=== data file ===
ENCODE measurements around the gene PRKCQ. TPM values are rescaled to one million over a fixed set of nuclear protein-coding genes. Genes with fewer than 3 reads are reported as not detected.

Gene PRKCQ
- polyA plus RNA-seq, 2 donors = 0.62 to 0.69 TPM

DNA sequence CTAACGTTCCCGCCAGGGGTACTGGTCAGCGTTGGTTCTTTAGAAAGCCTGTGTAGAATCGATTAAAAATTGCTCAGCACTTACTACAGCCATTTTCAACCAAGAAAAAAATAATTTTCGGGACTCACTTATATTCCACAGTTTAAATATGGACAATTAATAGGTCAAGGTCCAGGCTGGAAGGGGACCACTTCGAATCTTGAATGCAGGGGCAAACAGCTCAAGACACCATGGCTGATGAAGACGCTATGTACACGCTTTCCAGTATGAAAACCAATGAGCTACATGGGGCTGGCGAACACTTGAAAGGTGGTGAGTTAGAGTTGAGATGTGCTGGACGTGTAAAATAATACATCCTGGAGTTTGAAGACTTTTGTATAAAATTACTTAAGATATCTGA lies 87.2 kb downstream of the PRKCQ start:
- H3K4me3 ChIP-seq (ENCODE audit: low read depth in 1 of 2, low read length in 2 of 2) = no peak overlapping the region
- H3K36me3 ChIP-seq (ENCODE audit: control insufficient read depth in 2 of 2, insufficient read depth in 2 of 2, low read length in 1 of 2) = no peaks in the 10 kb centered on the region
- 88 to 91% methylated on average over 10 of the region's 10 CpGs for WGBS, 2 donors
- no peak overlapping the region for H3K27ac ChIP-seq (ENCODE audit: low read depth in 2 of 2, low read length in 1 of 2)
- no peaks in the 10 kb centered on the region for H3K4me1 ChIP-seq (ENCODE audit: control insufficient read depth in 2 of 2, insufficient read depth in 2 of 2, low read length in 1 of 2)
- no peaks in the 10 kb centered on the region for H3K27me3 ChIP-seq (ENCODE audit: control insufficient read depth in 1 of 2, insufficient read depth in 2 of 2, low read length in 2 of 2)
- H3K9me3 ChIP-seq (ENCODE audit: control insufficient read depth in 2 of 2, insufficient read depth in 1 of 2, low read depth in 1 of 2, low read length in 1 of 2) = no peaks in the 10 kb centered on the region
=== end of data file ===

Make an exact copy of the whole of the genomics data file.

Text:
ENCODE measurements around the gene PRKCQ. TPM values are rescaled to one million over a fixed set of nuclear protein-coding genes. Genes with fewer than 3 reads are reported as not detected.

Gene PRKCQ
- polyA plus RNA-seq, 2 donors = 0.62 to 0.69 TPM

DNA sequence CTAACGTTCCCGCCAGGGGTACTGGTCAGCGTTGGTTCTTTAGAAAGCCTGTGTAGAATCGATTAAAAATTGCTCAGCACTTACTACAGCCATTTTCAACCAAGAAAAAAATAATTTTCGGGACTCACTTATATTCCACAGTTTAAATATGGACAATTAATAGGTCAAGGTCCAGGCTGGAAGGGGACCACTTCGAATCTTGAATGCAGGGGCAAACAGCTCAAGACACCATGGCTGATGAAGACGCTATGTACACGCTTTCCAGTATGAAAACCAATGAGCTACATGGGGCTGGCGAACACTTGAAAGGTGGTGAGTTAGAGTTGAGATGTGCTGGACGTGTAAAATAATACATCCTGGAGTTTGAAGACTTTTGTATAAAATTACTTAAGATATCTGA lies 87.2 kb downstream of the PRKCQ start:
- H3K4me3 ChIP-seq (ENCODE audit: low read depth in 1 of 2, low read length in 2 of 2) = no peak overlapping the region
- H3K36me3 ChIP-seq (ENCODE audit: control insufficient read depth in 2 of 2, insufficient read depth in 2 of 2, low read length in 1 of 2) = no peaks in the 10 kb centered on the region
- 88 to 91% methylated on average over 10 of the region's 10 CpGs for WGBS, 2 donors
- no peak overlapping the region for H3K27ac ChIP-seq (ENCODE audit: low read depth in 2 of 2, low read length in 1 of 2)
- no peaks in the 10 kb centered on the region for H3K4me1 ChIP-seq (ENCODE audit: control insufficient read depth in 2 of 2, insufficient read depth in 2 of 2, low read length in 1 of 2)
- no peaks in the 10 kb centered on the region for H3K27me3 ChIP-seq (ENCODE audit: control insufficient read depth in 1 of 2, insufficient read depth in 2 of 2, low read length in 2 of 2)
- H3K9me3 ChIP-seq (ENCODE audit: control insufficient read depth in 2 of 2, insufficient read depth in 1 of 2, low read depth in 1 of 2, low read length in 1 of 2) = no peaks in the 10 kb centered on the region